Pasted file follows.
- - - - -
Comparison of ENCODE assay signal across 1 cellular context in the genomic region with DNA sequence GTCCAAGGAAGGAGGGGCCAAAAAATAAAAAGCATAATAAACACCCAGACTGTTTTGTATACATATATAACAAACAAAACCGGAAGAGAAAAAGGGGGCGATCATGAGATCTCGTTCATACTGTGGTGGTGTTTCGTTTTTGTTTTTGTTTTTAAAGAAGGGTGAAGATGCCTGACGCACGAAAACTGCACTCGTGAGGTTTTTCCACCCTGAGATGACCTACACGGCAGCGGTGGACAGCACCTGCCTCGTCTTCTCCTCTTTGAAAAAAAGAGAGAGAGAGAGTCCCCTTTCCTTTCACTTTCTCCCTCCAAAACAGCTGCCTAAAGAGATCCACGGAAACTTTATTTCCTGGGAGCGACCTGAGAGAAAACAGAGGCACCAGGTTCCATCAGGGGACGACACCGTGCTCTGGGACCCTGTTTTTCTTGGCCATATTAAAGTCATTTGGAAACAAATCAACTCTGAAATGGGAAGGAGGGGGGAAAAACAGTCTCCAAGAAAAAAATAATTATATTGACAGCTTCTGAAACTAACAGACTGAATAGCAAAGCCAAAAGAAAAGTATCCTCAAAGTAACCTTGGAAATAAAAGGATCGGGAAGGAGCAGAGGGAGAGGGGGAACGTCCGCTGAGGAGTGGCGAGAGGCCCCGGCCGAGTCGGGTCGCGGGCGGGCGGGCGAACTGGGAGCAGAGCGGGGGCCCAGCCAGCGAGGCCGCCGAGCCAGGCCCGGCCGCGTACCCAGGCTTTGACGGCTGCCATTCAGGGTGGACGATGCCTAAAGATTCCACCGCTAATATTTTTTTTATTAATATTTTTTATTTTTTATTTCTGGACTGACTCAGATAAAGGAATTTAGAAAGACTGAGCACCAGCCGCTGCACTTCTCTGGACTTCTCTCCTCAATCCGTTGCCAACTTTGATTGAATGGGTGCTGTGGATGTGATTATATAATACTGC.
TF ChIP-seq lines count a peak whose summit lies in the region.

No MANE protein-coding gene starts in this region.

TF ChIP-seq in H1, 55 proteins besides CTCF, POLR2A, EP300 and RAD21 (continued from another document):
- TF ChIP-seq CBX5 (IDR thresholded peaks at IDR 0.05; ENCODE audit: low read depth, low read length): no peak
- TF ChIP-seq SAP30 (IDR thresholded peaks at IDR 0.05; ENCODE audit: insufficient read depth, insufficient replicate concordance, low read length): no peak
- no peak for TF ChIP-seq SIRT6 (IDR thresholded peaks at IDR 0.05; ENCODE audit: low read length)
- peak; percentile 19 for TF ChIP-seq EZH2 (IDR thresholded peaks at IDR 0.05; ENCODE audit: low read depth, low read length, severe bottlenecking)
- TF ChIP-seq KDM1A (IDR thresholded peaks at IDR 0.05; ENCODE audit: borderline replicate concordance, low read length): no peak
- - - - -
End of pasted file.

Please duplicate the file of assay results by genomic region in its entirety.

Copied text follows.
Comparison of ENCODE assay signal across 1 cellular context in the genomic region with DNA sequence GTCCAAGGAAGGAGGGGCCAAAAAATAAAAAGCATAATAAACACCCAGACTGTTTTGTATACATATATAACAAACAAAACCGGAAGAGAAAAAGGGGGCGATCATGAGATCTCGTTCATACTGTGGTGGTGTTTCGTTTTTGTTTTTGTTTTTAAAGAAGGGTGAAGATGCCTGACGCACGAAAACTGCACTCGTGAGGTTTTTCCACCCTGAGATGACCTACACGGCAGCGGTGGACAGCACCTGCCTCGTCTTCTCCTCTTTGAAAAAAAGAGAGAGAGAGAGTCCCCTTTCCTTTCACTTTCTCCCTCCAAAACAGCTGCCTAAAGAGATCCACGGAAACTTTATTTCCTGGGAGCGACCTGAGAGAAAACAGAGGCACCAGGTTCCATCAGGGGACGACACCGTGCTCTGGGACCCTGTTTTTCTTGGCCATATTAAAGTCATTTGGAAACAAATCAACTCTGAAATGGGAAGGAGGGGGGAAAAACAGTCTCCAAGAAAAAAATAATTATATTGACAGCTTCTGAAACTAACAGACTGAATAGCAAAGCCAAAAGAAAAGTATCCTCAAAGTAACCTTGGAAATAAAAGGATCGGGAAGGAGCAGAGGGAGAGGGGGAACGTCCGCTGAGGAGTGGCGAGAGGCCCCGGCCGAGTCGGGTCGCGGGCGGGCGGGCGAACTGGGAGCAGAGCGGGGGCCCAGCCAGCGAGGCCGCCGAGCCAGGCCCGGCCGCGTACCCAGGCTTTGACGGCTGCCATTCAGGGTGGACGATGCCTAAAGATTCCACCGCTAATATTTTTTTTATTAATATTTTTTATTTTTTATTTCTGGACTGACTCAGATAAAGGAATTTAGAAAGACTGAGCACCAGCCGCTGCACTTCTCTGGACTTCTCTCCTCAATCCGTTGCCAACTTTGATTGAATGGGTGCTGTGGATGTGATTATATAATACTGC.
TF ChIP-seq lines count a peak whose summit lies in the region.

No MANE protein-coding gene starts in this region.

TF ChIP-seq in H1, 55 proteins besides CTCF, POLR2A, EP300 and RAD21 (continued from another document):
- TF ChIP-seq CBX5 (IDR thresholded peaks at IDR 0.05; ENCODE audit: low read depth, low read length): no peak
- TF ChIP-seq SAP30 (IDR thresholded peaks at IDR 0.05; ENCODE audit: insufficient read depth, insufficient replicate concordance, low read length): no peak
- no peak for TF ChIP-seq SIRT6 (IDR thresholded peaks at IDR 0.05; ENCODE audit: low read length)
- peak; percentile 19 for TF ChIP-seq EZH2 (IDR thresholded peaks at IDR 0.05; ENCODE audit: low read depth, low read length, severe bottlenecking)
- TF ChIP-seq KDM1A (IDR thresholded peaks at IDR 0.05; ENCODE audit: borderline replicate concordance, low read length): no peak